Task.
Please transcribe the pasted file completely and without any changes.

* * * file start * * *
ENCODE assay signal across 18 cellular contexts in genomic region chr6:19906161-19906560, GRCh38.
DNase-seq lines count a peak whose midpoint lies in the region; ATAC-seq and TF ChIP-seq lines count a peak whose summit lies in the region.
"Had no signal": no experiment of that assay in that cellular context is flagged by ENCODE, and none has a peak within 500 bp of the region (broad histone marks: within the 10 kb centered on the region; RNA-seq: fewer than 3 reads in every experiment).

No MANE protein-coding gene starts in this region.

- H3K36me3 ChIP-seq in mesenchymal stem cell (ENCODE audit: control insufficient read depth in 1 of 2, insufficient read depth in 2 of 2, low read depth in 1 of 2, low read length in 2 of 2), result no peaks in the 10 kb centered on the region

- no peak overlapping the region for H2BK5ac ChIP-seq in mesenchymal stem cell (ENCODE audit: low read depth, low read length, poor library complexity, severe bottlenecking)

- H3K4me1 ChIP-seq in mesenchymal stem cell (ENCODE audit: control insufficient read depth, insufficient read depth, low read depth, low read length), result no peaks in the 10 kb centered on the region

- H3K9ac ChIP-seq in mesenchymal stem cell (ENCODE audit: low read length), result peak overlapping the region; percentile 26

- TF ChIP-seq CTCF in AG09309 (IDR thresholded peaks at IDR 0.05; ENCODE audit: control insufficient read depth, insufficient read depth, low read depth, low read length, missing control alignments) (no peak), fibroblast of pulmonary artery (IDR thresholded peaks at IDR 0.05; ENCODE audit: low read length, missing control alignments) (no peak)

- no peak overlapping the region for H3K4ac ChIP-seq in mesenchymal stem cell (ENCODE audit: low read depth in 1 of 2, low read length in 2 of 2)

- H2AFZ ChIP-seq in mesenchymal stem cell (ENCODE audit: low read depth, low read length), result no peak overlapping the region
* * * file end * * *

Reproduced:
ENCODE assay signal across 18 cellular contexts in genomic region chr6:19906161-19906560, GRCh38.
DNase-seq lines count a peak whose midpoint lies in the region; ATAC-seq and TF ChIP-seq lines count a peak whose summit lies in the region.
"Had no signal": no experiment of that assay in that cellular context is flagged by ENCODE, and none has a peak within 500 bp of the region (broad histone marks: within the 10 kb centered on the region; RNA-seq: fewer than 3 reads in every experiment).

No MANE protein-coding gene starts in this region.

- H3K36me3 ChIP-seq in mesenchymal stem cell (ENCODE audit: control insufficient read depth in 1 of 2, insufficient read depth in 2 of 2, low read depth in 1 of 2, low read length in 2 of 2), result no peaks in the 10 kb centered on the region

- no peak overlapping the region for H2BK5ac ChIP-seq in mesenchymal stem cell (ENCODE audit: low read depth, low read length, poor library complexity, severe bottlenecking)

- H3K4me1 ChIP-seq in mesenchymal stem cell (ENCODE audit: control insufficient read depth, insufficient read depth, low read depth, low read length), result no peaks in the 10 kb centered on the region

- H3K9ac ChIP-seq in mesenchymal stem cell (ENCODE audit: low read length), result peak overlapping the region; percentile 26

- TF ChIP-seq CTCF in AG09309 (IDR thresholded peaks at IDR 0.05; ENCODE audit: control insufficient read depth, insufficient read depth, low read depth, low read length, missing control alignments) (no peak), fibroblast of pulmonary artery (IDR thresholded peaks at IDR 0.05; ENCODE audit: low read length, missing control alignments) (no peak)

- no peak overlapping the region for H3K4ac ChIP-seq in mesenchymal stem cell (ENCODE audit: low read depth in 1 of 2, low read length in 2 of 2)

- H2AFZ ChIP-seq in mesenchymal stem cell (ENCODE audit: low read depth, low read length), result no peak overlapping the region